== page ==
As West Virginia University faces a $45 million shortfall — and a potential $75 million deficit over the next several years — its top leadership has approved a “reduction in force” and has already started combining programs and colleges to cut costs.
We understand the need for some belt-tightening, but the university’s proposed actions seem to be trimming from the wrong areas. We’re afraid that WVU will be starting a higher-education version of an “austerity spiral”: cost-cutting measures meant to reduce deficit but that ultimately hinder growth and make the deficit worse.
WVU’s administration has repeatedly cited decreased student enrollment as the primary culprit for the unexpected shortfall. However, eliminating programs means fewer students. Now, we understand that there’s a balance — is the program generating enough revenue to offset the cost of running it? — but if the problem is bodies in seats, fewer programs won’t help.
The bigger problem is going to be reductions in faculty. The wording of the RIF means virtually any faculty member could see their job on the chopping block. Plus, it’s unfair to ask fewer faculty to shoulder an increasing burden, which will lead to more stress and burnout. Faculty who are stretched too thin can’t give enough attention and effort to everything demanded of them, resulting in poor performance in all areas: teaching, mentorship, grading, research, publication, etc.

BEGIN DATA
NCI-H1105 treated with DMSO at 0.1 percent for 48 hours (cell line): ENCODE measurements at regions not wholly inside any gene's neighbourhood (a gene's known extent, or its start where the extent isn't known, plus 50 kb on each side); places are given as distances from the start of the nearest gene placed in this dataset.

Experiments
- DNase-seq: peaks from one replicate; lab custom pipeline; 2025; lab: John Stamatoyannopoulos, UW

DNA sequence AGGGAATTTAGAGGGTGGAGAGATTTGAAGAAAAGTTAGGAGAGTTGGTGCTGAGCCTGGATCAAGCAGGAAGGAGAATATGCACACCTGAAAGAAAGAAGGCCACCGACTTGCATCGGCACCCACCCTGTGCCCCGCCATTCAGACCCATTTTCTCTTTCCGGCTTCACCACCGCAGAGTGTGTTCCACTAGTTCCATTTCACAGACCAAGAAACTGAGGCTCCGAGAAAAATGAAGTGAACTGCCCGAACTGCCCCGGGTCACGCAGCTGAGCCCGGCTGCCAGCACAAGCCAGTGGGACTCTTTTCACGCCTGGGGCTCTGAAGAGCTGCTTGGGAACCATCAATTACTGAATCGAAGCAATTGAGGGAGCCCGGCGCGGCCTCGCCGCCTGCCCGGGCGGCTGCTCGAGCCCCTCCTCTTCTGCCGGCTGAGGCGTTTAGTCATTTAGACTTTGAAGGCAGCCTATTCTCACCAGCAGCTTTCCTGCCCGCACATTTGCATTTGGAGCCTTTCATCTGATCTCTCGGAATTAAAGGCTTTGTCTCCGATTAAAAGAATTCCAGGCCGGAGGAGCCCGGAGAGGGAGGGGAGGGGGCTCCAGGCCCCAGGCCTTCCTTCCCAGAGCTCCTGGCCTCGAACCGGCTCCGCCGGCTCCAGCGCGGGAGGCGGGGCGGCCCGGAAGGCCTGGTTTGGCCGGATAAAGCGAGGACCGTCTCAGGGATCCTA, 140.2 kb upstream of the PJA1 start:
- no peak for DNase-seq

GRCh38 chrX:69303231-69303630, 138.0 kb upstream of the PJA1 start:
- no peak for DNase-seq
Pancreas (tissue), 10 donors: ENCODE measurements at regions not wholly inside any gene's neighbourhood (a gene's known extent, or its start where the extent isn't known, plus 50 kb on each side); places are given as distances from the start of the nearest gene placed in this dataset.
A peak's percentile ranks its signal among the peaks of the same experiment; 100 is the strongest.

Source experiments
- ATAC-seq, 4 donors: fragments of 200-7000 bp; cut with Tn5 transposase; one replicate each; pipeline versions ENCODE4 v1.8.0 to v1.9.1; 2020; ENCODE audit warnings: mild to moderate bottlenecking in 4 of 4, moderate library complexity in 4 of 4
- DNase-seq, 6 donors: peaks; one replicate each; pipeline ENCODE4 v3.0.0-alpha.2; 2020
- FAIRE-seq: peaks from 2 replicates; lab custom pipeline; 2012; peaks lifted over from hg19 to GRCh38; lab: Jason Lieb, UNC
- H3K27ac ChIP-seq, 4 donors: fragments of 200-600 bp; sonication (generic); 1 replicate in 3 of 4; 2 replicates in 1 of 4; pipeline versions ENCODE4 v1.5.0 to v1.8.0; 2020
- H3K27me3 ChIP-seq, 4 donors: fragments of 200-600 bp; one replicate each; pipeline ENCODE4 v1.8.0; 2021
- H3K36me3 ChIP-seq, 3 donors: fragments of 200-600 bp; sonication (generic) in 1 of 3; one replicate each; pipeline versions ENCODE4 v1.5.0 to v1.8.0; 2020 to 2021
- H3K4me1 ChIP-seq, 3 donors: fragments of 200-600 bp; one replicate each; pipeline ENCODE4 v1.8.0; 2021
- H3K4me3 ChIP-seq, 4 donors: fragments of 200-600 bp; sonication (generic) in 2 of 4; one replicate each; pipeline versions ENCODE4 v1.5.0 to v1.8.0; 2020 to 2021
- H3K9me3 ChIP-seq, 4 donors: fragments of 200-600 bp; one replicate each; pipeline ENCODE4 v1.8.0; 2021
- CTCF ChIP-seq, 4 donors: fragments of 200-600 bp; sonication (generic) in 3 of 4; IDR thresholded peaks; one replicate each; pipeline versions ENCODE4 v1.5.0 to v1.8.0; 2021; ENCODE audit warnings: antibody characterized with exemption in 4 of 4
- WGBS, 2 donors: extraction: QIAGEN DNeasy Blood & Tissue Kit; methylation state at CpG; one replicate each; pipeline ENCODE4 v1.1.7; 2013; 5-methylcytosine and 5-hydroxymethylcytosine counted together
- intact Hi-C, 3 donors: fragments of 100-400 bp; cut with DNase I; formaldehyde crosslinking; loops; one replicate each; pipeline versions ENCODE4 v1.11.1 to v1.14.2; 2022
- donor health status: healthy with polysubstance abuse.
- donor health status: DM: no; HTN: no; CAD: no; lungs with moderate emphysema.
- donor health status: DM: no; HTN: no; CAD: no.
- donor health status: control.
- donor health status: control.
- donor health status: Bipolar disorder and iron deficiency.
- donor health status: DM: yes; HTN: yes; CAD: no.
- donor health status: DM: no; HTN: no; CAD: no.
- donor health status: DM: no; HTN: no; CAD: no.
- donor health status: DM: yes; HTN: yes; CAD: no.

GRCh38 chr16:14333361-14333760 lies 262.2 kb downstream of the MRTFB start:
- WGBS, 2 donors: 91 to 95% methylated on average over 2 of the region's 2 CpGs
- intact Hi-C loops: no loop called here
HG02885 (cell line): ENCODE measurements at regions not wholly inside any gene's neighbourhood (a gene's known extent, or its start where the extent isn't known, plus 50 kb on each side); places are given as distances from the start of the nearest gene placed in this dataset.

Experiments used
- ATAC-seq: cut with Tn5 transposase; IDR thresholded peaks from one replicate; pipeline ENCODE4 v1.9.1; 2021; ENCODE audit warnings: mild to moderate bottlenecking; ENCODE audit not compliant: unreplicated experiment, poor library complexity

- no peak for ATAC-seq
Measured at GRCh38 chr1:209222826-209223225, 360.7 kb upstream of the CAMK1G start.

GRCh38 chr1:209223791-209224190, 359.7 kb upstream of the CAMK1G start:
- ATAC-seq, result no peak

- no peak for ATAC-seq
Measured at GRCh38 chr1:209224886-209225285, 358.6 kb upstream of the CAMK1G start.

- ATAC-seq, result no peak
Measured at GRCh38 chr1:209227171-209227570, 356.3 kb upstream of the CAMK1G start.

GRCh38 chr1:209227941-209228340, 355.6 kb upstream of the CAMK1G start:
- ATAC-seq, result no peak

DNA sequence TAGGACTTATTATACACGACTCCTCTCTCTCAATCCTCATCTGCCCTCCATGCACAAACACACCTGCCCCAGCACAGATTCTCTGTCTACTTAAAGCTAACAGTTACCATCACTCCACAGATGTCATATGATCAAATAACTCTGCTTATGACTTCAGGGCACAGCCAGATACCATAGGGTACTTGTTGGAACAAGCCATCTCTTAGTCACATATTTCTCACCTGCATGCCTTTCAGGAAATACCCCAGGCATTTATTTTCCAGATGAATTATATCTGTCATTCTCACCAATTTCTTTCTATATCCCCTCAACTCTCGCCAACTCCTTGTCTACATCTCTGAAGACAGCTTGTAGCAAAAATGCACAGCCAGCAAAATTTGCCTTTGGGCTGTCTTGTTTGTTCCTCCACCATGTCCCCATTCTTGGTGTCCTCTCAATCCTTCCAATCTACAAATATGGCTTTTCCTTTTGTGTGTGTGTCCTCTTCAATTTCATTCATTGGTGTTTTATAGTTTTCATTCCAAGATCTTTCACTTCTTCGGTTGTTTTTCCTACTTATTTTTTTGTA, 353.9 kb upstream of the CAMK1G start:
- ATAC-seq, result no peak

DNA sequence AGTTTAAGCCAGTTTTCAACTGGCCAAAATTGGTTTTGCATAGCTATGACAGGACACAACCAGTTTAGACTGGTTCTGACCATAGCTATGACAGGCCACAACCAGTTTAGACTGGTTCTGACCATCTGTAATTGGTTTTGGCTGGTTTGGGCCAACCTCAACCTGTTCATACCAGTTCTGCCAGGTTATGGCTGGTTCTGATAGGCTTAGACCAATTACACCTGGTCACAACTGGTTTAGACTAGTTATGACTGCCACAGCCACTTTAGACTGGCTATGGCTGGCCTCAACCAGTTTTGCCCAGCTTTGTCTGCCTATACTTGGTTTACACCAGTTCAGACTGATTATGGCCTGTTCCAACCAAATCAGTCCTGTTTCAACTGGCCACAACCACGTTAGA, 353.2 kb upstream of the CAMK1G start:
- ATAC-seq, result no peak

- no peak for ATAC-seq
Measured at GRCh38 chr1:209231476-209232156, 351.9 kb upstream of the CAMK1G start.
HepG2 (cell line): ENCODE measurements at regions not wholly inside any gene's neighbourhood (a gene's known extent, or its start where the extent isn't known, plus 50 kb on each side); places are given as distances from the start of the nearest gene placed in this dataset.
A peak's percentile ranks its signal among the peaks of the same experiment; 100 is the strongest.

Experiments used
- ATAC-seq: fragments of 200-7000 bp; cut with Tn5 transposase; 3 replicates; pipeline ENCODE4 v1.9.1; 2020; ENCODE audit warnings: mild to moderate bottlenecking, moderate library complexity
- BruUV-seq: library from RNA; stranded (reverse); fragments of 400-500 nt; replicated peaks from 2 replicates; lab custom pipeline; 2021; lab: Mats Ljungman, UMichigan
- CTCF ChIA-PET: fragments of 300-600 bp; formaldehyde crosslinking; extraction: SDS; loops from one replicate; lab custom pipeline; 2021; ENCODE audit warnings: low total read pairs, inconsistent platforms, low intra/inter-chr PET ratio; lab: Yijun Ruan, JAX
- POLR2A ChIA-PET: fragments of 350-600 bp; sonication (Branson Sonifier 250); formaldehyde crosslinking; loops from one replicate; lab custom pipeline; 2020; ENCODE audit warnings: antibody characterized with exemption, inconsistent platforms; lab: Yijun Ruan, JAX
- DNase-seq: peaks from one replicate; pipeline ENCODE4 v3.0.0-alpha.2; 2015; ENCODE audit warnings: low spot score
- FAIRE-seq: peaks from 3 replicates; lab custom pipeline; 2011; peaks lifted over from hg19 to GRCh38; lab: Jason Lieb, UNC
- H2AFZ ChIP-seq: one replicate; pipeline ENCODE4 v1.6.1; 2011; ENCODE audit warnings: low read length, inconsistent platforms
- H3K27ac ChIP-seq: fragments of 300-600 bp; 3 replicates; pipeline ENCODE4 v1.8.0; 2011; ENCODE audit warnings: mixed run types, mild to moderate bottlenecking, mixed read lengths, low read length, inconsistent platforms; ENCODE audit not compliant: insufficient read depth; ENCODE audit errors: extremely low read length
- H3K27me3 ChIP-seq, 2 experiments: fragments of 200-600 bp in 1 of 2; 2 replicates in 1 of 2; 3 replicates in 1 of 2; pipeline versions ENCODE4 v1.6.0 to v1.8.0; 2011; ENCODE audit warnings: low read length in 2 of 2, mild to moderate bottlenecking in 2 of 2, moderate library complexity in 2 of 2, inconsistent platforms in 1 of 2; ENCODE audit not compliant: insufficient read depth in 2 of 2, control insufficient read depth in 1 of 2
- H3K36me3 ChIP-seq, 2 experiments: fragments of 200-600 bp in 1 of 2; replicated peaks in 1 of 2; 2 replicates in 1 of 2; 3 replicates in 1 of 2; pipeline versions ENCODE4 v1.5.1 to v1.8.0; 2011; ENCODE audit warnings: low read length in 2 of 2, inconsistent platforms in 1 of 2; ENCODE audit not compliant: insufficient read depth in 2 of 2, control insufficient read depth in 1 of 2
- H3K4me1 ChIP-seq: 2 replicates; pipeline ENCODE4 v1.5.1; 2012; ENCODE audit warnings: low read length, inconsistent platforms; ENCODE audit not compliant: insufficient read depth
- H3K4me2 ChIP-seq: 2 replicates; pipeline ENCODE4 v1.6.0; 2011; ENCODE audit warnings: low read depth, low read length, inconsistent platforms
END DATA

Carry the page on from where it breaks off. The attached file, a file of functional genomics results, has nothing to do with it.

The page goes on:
Good faculty is any university’s greatest asset. Students may complain about food, accommodations and recreation, but the instructors they encounter on their academic journey are far more influential on a student’s decision to stay in a program — or at a university — or go.
That, and cost. Just as the university has to decide if a program is worth its cost, students will have to decide if WVU — with fewer professors and fewer programs — is worth the constantly ballooning price tag, as tuition, room and board (both on and off campus) become more and more expensive.
This is where we fear the austerity spiral kicks in: WVU reduces degrees, classes and faculty to save money and increases tuition (because tuition always increases). Fewer students choose WVU because it no longer offers the degree program they wanted, they’ve heard class quality is declining and the price keeps rising; current students also see a decrease in quality, while the cost goes up year-to-year, so they leave. The university’s revenue goes down because of lower enrollment, so it initiates further cost-cutting measures, including eliminating more programs and laying off more faculty, and raises tuition, room and board.
And the cycle repeats until WVU fails or is forced to beg for a bailout (which it’s unlikely to receive from a Republican-controlled Legislature).
Instead of reducing teaching faculty or asking administrators to take a pay cut, we recommend WVU’s highest paid staff and faculty take a pay freeze for the next five years. This would communicate to the rest of the staff that the university’s leaders are truly invested in WVU’s continued success and sustainability.